If you’re reading this blog post, you undoubtedly know that Tinderbox is one of my favorite pieces of software. The mind-bogglingly versatile and powerful “tool for notes” is unsurpassed for helping me make sense of complex data (complex to me, child’s play to others perhaps). But I do not use Tinderbox as much as I would like for the simple reason that I can only run it on my MacBooks. I spend eight hours a day on my office Windows PC, and am frequently on the go with just my iPad with which to collect and write notes. Consequently, I end up dumping stuff into Evernote, which is terrific for keeping data sync’d across devices, but which does almost nothing for me in terms of analysis and visualization.
A note on nomenclature: It can become confusing writing about two different applications that may use different nomenclature. In this article, I will refer to any single item, whether in Workflowy or Tinderbox, as a note. The content of those notes I am calling note text. So, for instance, a note titled “Note A,” might have note text that says, “This is an example of note text in Note A,”
Recently, I’ve started collecting research and notes for a book I want to write. Tinderbox would be a perfect helper for this project, so I am back to needing a way to bring in work that I do on other devices. And I believe I’ve found my solution in Workflowy. Being cloud-based and with an iOS app (not sure if there is an Android app, but probably), Workflowy is available to me most times when Tinderbox is not. [Update: The iOS app is a pretty weak implementation of the browser version. In fact, it is barely useable.] I can build an outline, add notes to the individual entries, and then import them right into a Tinderbox document. Here’s how to do it:
Of course you start by creating your notes in Workflowy. I’ve set up a section of my outline that I call Tinderbox Drawer, where I can work on anything I want to import into Tinderbox. (I could just as easily create a tag called #Tinderbox that would achieve the same thing.)
Once your outline is ready to go, click on the bullet icon of the parent note. A drop down menu will appear. Select the choice “Export.” When the export dialog appears, select OPML, then just copy that text.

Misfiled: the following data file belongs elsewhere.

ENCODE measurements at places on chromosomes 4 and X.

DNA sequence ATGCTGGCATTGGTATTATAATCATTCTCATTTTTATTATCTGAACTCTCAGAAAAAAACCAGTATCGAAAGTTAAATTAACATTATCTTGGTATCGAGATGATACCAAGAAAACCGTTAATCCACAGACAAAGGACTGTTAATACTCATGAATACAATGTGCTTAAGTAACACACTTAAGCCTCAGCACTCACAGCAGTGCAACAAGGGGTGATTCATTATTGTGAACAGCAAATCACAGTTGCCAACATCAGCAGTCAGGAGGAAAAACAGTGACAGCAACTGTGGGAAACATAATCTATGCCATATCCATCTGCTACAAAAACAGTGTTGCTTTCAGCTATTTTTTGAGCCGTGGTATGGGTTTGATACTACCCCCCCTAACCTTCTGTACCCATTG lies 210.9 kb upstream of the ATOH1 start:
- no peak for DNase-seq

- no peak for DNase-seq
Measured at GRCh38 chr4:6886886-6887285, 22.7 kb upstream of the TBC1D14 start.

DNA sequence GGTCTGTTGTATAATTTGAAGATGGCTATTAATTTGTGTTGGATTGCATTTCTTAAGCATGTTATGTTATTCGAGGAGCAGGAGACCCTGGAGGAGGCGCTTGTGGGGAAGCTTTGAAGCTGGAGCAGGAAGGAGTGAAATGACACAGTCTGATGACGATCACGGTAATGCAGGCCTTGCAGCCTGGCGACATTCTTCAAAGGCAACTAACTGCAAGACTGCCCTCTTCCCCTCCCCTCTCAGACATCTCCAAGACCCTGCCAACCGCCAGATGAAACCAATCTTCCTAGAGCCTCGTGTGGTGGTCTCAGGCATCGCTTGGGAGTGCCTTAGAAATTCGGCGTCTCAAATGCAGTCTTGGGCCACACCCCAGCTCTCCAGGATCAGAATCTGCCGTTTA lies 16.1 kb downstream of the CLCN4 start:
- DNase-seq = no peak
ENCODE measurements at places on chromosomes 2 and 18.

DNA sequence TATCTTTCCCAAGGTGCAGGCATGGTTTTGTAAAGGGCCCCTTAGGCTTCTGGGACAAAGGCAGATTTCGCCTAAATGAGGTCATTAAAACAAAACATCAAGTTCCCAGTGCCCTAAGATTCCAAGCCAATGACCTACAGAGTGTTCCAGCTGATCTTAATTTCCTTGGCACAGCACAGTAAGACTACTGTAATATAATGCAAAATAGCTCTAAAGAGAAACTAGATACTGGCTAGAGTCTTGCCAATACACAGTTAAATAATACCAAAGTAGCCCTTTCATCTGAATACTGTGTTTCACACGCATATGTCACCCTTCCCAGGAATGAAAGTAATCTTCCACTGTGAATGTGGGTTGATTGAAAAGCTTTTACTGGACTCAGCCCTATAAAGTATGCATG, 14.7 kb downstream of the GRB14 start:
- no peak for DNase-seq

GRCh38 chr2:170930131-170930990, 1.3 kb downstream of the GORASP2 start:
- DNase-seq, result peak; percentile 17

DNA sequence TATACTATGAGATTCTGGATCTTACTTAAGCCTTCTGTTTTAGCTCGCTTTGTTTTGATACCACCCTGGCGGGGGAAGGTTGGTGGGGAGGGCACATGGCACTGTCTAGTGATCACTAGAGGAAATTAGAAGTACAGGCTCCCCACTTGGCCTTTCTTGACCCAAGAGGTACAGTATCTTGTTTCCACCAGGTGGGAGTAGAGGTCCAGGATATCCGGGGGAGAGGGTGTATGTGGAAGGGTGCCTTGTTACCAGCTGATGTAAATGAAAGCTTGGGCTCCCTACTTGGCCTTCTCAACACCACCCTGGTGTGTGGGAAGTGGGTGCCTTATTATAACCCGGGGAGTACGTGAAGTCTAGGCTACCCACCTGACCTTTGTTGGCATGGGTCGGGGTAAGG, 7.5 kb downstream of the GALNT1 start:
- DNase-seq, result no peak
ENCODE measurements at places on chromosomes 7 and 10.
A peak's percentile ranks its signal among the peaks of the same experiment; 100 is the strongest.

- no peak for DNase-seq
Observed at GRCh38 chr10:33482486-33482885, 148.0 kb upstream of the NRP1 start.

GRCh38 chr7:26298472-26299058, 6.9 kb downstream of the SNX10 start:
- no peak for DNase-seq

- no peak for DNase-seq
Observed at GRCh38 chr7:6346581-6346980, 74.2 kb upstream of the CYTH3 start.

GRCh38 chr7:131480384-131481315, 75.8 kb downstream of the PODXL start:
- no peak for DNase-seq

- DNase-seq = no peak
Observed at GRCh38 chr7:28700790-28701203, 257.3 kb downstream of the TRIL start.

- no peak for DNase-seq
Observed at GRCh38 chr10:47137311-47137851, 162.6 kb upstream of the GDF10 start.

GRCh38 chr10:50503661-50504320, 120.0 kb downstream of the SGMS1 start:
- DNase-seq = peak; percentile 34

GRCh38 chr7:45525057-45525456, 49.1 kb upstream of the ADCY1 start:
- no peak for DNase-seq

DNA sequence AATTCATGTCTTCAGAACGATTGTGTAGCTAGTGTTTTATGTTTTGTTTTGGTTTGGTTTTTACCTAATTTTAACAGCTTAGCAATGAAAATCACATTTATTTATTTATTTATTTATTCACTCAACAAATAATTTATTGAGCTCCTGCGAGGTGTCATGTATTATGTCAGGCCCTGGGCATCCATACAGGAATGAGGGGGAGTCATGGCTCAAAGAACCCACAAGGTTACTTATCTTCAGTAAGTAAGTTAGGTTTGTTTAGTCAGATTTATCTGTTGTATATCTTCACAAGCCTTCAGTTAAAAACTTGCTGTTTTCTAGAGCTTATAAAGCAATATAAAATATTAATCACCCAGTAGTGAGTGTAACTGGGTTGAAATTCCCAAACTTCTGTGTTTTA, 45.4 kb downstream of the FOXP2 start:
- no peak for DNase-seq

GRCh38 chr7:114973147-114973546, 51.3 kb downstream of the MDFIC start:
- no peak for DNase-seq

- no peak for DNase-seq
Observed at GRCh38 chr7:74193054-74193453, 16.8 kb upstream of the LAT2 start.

Open Tinderbox and paste the OPML text wherever you need it. Tinderbox creates a new container note with the OPML text as the note content (let’s call this the OPML container note). Within the OPML container note is another container note (let’s call this the parent container note), which correlates to the parent note from Workflowy; within this parent container note are the child notes. See below:
If you gave the items in your Workflowy outline some notes, those notes are imported into the Tinderbox notes as the note text. Here’s how this looks in Outline View of Tinderbox:
The one somewhat cumbersome aspect of this procedure is the redundant OPML container note, which you probably don’t need. You can eliminate this by copying the parent container note, pasting this where you want it in your Tinderbox document, and then deleting the original OPML container note.
Tinderbox now supports tags with a Tag attribute, but unfortunately Workflowy tags do not translate to Tinderbox tags. They just come in as part of the text. You can easily set up agents that will search for these Workflowy tags (just hashtags followed by the tag name as in #WorkflowyTag) and apply them to the Tag attribute of the notes in Tinderbox.
It is important for me to point out that this is a one-way process. There is not a way to keep notes in Workflowy and Tinderbox in sync. At least not one I know of.
By the way, Tinderbox does support Simplenote synchronization, but I’m not a fan of Simplenote and — at least in the past — I’ve found there to be some restrictions on how you can use the sync’d Simplenote notes in Tinderbox.
So that’s it. A simple and easy procedure. Now to put it into practice.